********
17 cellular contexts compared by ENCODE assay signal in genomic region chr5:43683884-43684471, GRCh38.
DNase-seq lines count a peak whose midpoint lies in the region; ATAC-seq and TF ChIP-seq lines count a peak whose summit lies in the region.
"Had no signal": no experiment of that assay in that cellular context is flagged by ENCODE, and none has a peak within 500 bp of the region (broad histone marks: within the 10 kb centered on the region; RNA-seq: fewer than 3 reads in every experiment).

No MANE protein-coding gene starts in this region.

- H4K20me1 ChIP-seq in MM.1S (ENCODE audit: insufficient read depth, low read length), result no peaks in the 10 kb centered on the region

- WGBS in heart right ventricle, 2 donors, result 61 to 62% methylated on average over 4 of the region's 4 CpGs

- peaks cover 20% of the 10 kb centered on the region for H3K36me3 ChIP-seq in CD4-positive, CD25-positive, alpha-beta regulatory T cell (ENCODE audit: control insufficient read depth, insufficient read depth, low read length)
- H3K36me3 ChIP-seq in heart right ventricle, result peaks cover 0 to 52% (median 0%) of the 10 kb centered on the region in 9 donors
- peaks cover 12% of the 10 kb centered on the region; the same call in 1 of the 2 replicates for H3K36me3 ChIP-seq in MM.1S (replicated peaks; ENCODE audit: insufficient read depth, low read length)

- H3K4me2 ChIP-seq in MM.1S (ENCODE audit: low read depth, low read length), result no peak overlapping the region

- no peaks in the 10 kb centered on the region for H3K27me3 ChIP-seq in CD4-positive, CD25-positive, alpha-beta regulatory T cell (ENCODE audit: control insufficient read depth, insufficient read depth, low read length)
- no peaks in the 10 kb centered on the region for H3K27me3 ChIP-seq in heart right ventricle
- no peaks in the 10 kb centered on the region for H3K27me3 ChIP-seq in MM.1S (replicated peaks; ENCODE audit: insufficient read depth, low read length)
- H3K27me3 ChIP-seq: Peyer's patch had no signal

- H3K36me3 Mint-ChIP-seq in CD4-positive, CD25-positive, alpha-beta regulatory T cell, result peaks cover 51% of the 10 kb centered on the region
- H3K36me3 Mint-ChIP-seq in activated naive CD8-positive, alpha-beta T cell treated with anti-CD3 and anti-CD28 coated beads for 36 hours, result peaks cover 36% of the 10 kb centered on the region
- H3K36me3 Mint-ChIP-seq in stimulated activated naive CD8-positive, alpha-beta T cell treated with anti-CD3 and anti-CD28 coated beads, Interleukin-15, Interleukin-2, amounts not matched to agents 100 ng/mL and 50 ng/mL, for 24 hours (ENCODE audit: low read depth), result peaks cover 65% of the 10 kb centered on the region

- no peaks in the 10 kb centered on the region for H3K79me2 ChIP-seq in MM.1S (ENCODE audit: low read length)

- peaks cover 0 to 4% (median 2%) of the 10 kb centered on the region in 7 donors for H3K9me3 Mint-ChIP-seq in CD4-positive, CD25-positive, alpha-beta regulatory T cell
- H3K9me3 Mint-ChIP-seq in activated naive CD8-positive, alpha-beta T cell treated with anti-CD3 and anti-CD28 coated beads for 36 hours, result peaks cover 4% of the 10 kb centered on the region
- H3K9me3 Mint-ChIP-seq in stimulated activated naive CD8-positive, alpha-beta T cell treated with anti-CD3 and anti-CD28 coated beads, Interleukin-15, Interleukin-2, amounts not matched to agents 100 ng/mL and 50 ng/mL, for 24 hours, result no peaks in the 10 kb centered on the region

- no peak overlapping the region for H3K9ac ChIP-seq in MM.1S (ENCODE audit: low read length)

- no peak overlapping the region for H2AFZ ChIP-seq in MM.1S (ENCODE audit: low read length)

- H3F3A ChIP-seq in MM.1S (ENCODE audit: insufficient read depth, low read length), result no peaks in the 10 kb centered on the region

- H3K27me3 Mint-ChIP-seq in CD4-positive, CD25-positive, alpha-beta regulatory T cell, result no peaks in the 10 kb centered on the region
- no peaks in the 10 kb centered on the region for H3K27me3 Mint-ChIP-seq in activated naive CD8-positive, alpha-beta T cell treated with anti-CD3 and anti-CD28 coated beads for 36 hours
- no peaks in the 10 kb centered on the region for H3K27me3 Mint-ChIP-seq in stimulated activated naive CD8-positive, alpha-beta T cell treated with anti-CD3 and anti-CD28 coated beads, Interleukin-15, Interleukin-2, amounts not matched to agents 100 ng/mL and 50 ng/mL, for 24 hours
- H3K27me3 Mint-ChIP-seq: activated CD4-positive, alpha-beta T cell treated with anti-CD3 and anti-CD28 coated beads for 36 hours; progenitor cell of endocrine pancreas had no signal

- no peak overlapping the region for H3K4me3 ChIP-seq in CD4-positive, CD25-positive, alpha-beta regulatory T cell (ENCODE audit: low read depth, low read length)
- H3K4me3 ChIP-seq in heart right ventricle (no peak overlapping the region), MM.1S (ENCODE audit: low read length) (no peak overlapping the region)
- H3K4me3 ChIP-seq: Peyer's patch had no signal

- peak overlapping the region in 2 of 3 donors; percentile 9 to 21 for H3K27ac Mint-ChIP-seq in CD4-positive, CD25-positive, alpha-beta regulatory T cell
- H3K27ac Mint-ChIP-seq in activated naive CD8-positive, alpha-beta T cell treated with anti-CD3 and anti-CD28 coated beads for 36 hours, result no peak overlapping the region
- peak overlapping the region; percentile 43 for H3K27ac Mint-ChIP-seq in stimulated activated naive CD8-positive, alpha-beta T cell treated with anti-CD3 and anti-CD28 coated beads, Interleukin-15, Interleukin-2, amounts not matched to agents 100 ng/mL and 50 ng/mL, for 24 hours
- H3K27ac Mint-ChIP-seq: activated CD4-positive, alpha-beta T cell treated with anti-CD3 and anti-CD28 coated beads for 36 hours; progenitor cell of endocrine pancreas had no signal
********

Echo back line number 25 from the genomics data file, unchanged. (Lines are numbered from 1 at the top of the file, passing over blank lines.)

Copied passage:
- H3K27me3 Mint-ChIP-seq in CD4-positive, CD25-positive, alpha-beta regulatory T cell, result no peaks in the 10 kb centered on the region